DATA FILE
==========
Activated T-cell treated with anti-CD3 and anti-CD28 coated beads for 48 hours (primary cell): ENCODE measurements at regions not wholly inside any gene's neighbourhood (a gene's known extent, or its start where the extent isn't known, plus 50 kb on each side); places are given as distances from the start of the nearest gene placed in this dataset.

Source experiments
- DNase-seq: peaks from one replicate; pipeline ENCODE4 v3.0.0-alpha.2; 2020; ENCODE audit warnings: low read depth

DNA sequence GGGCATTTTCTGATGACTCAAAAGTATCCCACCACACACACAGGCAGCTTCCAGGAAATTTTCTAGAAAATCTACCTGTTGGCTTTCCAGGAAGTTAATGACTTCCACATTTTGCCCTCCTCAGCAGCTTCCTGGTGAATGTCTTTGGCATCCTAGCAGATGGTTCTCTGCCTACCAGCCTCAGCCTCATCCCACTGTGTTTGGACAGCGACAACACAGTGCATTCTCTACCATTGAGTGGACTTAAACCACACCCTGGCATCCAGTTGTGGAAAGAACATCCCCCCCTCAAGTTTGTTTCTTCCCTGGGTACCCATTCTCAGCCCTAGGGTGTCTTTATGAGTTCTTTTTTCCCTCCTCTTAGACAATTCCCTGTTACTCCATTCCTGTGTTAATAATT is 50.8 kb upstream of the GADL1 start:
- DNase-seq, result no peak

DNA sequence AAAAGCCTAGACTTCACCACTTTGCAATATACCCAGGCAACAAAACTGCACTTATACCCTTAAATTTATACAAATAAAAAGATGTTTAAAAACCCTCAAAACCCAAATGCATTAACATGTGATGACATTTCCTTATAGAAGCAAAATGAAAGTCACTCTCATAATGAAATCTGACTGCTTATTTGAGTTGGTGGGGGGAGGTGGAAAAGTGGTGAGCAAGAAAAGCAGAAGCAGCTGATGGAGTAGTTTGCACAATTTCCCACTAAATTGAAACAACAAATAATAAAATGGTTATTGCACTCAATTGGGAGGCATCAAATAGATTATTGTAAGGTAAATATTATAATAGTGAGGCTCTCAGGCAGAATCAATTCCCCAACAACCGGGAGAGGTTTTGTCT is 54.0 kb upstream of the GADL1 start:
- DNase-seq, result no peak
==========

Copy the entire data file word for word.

Activated T-cell treated with anti-CD3 and anti-CD28 coated beads for 48 hours (primary cell): ENCODE measurements at regions not wholly inside any gene's neighbourhood (a gene's known extent, or its start where the extent isn't known, plus 50 kb on each side); places are given as distances from the start of the nearest gene placed in this dataset.

Source experiments
- DNase-seq: peaks from one replicate; pipeline ENCODE4 v3.0.0-alpha.2; 2020; ENCODE audit warnings: low read depth

DNA sequence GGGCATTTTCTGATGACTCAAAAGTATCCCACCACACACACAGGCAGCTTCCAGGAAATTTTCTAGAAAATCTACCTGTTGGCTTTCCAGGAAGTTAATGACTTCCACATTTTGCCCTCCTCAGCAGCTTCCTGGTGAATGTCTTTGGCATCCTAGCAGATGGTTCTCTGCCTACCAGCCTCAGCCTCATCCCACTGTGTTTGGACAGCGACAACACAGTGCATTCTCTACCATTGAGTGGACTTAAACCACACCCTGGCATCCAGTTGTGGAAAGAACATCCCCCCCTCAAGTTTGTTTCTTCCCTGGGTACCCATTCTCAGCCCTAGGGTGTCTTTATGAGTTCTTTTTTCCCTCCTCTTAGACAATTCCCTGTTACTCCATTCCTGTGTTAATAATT is 50.8 kb upstream of the GADL1 start:
- DNase-seq, result no peak

DNA sequence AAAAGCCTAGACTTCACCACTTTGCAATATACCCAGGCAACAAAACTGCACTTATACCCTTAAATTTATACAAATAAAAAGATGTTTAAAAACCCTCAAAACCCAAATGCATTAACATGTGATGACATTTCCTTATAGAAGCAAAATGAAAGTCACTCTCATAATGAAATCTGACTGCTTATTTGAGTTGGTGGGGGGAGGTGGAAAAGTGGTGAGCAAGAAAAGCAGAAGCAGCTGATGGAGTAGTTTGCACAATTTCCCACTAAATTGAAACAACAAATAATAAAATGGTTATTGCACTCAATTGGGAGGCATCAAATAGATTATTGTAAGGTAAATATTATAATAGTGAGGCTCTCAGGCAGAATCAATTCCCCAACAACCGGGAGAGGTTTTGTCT is 54.0 kb upstream of the GADL1 start:
- DNase-seq, result no peak